TCTI: Too Crazy To Ignore
Dave Ross
AP: ee4e8ad8-8212-4783-b890-07db3875de0d
Sen. Marco Rubio, R-Fla., center, accompanied by Sen. Ted Cruz, R-Texas, left, and Sen. Mike Lee, R-Utah, speaks during a news conference on Capitol Hill in Washington, Friday, Sept. 27, 2013. (AP)

I hope you have your shutdown preparedness kit ready

Over the weekend, Congress reached the expected impasse.

First, the House sent the Senate a bill to avoid a shutdown and attached a legislative barnacle to delaying the president's health care plan. The Senate scraped the bill clean, sent it back to the House, which then attached a slightly different barnacle, which Senate leader Harry Reid has vowed will also be rejected.

His position being that the time to defeat Obamacare was when it was being debated the first time, not after it was upheld by the Supreme Court, and certainly not right after the reelection of the president it was named for.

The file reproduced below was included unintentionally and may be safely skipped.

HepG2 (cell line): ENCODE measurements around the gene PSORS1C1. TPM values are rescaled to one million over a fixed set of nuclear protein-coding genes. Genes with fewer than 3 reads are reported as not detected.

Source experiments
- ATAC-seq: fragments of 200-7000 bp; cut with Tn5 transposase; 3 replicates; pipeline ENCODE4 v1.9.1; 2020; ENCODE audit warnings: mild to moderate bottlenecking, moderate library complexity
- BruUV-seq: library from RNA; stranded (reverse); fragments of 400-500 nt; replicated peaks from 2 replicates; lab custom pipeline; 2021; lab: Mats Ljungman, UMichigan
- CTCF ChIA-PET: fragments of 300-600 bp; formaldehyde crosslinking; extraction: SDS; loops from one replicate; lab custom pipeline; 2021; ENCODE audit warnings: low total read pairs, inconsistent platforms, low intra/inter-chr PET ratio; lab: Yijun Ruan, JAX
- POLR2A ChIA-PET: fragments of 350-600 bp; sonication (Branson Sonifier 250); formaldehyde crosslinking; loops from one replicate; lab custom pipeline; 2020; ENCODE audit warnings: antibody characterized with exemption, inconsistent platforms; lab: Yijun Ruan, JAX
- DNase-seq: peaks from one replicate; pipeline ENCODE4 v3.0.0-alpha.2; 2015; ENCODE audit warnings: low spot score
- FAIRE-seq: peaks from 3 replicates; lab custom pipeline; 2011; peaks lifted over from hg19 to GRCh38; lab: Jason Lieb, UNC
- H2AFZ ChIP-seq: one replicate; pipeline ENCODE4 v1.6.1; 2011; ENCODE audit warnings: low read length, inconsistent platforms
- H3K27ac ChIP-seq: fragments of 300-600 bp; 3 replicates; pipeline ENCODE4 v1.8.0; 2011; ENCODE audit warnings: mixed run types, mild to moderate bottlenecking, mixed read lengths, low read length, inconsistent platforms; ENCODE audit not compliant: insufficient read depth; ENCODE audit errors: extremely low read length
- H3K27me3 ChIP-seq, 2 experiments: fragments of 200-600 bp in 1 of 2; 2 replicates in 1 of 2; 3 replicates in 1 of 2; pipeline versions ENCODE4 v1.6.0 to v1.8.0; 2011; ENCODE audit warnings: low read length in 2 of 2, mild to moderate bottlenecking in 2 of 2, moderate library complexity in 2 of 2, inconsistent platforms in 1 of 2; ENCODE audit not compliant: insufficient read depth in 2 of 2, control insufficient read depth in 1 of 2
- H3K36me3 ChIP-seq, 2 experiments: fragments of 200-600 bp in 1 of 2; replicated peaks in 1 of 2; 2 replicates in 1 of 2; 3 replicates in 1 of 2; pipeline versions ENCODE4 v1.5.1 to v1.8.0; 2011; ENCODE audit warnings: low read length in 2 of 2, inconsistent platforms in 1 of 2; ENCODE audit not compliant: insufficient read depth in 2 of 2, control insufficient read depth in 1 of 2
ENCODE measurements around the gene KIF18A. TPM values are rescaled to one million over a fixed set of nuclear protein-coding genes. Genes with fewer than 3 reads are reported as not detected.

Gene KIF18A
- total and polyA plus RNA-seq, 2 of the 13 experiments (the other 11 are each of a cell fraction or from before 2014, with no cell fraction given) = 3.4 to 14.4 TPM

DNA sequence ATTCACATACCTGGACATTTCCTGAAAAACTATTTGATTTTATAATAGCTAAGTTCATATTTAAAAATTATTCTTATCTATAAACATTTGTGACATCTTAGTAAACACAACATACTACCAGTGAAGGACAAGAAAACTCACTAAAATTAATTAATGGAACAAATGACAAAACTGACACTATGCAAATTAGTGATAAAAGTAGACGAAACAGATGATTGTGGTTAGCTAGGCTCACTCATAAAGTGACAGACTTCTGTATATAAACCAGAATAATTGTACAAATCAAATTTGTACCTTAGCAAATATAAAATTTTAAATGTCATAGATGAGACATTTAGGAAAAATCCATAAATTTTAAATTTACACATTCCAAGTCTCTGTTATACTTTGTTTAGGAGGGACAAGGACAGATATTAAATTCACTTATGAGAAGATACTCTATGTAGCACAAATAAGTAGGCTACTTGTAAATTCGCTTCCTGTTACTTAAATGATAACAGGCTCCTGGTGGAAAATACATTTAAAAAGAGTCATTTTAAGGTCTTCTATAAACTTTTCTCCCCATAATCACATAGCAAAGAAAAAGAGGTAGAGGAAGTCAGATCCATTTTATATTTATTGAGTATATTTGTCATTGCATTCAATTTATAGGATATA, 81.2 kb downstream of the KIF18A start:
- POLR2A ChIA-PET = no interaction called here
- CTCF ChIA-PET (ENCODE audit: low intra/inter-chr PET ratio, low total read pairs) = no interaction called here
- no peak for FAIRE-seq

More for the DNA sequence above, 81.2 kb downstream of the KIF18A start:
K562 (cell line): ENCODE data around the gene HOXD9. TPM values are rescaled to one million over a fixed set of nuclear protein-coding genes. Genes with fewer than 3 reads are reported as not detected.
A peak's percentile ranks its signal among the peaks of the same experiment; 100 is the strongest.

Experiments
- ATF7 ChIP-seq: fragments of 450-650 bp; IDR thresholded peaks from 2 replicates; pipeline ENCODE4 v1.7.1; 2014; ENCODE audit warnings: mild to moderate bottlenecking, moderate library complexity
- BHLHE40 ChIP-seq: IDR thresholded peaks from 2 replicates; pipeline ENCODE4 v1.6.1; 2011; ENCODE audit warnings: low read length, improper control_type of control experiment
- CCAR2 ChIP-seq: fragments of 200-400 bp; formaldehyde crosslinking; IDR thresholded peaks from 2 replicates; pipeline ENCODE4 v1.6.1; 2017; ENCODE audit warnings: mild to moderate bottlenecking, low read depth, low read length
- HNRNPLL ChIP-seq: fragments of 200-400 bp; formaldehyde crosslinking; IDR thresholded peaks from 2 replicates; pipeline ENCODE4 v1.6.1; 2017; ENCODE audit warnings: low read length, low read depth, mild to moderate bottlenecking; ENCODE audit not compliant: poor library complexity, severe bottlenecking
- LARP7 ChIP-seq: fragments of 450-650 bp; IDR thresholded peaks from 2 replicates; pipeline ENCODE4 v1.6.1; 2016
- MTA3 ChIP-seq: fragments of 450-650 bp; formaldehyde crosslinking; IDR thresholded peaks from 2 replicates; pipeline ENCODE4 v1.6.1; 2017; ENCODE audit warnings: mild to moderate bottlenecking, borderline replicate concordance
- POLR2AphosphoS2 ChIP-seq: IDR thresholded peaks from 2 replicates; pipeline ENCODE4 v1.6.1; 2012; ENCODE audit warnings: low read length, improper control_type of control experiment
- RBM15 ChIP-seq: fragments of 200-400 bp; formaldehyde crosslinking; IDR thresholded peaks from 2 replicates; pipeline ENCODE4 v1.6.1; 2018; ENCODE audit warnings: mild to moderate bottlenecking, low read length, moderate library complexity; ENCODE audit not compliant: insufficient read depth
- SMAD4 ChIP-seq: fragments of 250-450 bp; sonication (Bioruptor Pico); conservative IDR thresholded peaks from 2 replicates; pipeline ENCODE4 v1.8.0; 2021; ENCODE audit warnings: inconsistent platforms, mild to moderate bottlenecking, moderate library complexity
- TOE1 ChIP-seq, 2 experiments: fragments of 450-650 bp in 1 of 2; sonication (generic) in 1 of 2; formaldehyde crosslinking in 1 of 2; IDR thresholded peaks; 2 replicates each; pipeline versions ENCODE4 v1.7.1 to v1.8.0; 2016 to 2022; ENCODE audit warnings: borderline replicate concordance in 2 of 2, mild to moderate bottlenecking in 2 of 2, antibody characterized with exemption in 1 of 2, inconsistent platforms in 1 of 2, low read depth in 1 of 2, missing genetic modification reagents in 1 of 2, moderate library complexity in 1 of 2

Rather than going through the whole debate again, maybe it's time to take a different approach: a new kind of compromise.

It's very clear the country is splitting into two camps. One camp is willing to give this new health care thing a try. The other camp sees it as something on the order of blasphemy.

But forcing a shutdown over this? It's not as if we're debating slavery here.

"What else at one time was the law of the land? Slavery!" said Rush Limbaugh.

Well maybe for some people.

But there's a better way to handle this. We know who absolutely cannot abide Obamacare - it's the districts that elected Tea Party representatives to the House. It's a relatively small area - Northern Utah, Southern New Mexico, parts of Nebraska and Kansas, Northern Louisiana, pockets in Tennessee, Georgia, and South Carolina.

Make those areas Obamacare-free zones. No taxes, no penalties, no regulations - and in exchange, no guarantees of coverage, and no subsidies.

We'll see who's right.

Dave Ross, KIRO Radio Morning News Anchor
Dave Ross hosts the Morning News on KIRO Radio weekdays from 5-9 a.m. Dave has won the national Edward R. Murrow Award for writing five times since he started at KIRO Radio in 1978.
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